Every knitter of any experience has had the experience: finding you’ve dropped a stitch. Usually we notice it when our stitch count is off. If we’re lucky we discover it before too many rows have passed; if we’re lucky it’s a simple purl or knit that’s been left behind.
Back in the days when ladies wore long stockings, we’d sometimes develop a “runner,” which looked like a little ladder that would go all the way up to the top of the stocking unless we stopped it with a dab of clear nail polish.
The same runner develops when we’ve dropped a stitch, although our subsequent knitting may disguise it. The task is to reveal the ladder, find the missing loop at the bottom of it, and coax that errant loop back up the ladder’s rungs, one at a time (careful, don’t miss a rung) to the needle, keeping to the proper knit or purl sequence as we go. A crochet hook makes this easier.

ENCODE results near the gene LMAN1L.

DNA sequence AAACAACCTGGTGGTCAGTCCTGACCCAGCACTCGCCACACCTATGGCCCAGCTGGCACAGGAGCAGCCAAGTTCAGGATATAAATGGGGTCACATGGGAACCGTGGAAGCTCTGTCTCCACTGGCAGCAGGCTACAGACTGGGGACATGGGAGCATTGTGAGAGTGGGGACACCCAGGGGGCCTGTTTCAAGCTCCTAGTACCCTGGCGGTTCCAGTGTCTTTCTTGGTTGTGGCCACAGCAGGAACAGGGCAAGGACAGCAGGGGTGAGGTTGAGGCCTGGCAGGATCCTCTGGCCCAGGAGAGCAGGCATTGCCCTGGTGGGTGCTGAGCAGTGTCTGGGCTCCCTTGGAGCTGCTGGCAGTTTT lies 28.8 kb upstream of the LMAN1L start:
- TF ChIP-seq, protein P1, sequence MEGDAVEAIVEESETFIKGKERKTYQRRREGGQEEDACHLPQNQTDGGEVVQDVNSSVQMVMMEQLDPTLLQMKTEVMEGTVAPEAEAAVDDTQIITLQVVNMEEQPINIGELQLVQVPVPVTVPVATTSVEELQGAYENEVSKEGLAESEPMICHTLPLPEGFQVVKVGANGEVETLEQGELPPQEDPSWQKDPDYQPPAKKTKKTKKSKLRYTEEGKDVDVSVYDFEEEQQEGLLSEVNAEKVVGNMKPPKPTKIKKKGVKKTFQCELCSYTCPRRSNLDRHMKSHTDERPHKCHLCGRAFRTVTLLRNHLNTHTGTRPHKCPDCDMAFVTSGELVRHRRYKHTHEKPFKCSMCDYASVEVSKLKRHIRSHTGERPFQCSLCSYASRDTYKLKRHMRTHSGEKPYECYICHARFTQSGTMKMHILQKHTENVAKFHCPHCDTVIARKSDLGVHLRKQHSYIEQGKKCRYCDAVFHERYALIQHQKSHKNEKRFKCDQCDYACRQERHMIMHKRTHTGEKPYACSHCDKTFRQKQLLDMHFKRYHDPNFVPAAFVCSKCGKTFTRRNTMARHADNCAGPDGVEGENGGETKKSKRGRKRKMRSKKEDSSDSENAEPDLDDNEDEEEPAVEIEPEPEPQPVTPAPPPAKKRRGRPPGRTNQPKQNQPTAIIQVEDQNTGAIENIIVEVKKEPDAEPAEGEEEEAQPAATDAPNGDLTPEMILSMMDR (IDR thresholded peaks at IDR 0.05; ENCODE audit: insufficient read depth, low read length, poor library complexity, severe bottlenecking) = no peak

I find it more comfortable to hook the loop back up the ladder’s rungs if it’s a knit stitch I’ve dropped, so if I’m looking at a dropped purl, I’ll turn the work so it’s now a knit.
Now, here’s a secret I’ll share with you: Since I’ve been doing my own designs, I sometimes drop stitches—a long, long ladder of them—on purpose. That k sequence just needs to be a p series, I’ll decide, and so I release it and open those ladder rungs for, oh, quite a ways down sometimes. It seems easier than ripping, especially if the design change is local and minor.
I could do this with a block of stitches, and did once, until I found the tension suffered. Now I ration myself to one deliberate stitch column drop-and-change at a time, going to its neighboring column when k has been transformed to p, or vice versa.
So there is an alternative to a major rip fest. Just keep a good crochet hook handy.